Capturing Imagination: A Cognitive Approach to Cultural Complexity

Article excerpt

From a logical point of view, a theory can be either powerful (accounting for a limited number of features valid for a great number of cases) or expressive (accounting for a great number of features belonging to a limited number of cases). In other words, theories can be extensionally or intensionally orientated. Any case-centred inquiry (for instance, a clinical study) is in some measure intensional, while any comparative or statistical analysis tends to be extensional. With few exceptions, attempts to produce generalizing theories of human cognition have thus far been carried out primarily in extensional terms. Researchers have been looking for ever more ethnographic cases which may confirm the assumptions of the theory, and make it more powerful. It is generally admitted, in this perspective, that, in order to use an ethnographic case in this framework, a reduction of the ethnographic complexity is necessary.

The objection of many anthropologists to this approach is that complexity is precisely what characterizes ethnography. Those holding this view regard any attempt to reduce this complexity as something that must fundamentally alter the object of the analysis, creating such a reductionist outcome as to rule out the possibility of either confirmation or negation of the point at issue. In this article, I wish to show that a different cognitive perspective, developed in intensional terms, can enrich our ways of dealing with ethnographic complexity and help us to rethink a number of traditional anthropological concepts. In order to do so, I will discuss the example of a messianistic religious movement that came into being among the Western Apache of San Carlos and White Mountain Reservations around the year 1916.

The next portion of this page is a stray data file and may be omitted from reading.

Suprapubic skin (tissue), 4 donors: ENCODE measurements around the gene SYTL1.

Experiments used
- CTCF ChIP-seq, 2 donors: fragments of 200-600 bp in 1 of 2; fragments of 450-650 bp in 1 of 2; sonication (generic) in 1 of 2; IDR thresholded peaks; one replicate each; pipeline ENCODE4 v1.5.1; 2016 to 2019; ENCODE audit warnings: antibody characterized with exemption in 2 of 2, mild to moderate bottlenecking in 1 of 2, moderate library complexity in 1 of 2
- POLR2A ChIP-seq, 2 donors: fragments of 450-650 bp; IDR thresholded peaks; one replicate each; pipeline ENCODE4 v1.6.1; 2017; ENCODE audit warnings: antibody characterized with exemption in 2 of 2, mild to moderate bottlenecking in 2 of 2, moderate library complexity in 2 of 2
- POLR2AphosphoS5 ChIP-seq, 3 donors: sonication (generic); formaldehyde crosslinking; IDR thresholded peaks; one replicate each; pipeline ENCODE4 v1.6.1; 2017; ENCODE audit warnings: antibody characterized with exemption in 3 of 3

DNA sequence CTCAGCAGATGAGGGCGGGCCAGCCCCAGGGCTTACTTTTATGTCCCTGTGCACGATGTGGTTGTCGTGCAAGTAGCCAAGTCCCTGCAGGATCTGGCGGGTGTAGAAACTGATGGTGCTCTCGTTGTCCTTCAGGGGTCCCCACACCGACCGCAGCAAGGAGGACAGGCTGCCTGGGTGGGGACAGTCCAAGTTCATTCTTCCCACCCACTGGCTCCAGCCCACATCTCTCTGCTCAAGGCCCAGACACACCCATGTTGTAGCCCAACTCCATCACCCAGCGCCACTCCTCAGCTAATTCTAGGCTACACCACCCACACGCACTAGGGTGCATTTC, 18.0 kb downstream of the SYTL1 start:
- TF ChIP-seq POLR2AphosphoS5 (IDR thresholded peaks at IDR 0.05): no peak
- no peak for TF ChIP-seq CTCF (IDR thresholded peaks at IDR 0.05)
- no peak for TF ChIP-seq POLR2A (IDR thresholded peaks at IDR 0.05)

Before I move on to the analysis of this case, let me state briefly the general hypotheses I have been developing in my recent work (Boyer & Severi 1997-9; Severi 2002) on the role of memory and pragmatics in cultural transmission.

On salience, counterintuitivity and tradition

Dan Sperber and Pascal Boyer have assumed that the success of an idea or a representation in a culture is essentially a consequence of its counterintuitivity (Boyer 1994; Sperber 1985; 1996). In their view, counterintuitivity--which Boyer has defined as the transgression of a number of ontological features rooted in human cognition--is what gives a representation its psychological salience. More precisely, Boyer has argued that the cognitive optimum resulting from a certain combination of counterintuitive and intuitive assumptions generates a specific kind of cultural salience. This type of salience, in turn, is supposed to account for the persistency in time and/or for the rapid propagation in a community of a given representation. There is no doubt that this new approach has given a strong impulse to research in this field, and it has also generated a new understanding of the relationship between cognition and culture. From the logical point of view, however, this approach is a paradigmatic case of a powerful theory that significantly lacks logical expressiveness. In many situations, to achieve a successful representation one needs more than simple salience (even when it appears, as Boyer has remarked, against a background of intuitive representations).

Actually, counterintuitive mental representations can be very fragile. Since the time of Freud (1991 [1899]), it has been widely recognized that the experience of dreaming is full of counterintuitive representations that do not last. While individual dreams can constitute the psychological basis of culturally successful narratives (see, for instance, Fausto 2002 or Stephen 1982), dreams are usually rapidly forgotten. Their content is consequently very difficult to propagate in a community. Conversely, culturally successful notions can be fully intuitive, in both religious and non-religious contexts. In fact, such notions can be neither intuitive nor counterintuitive, but simply meaningless. …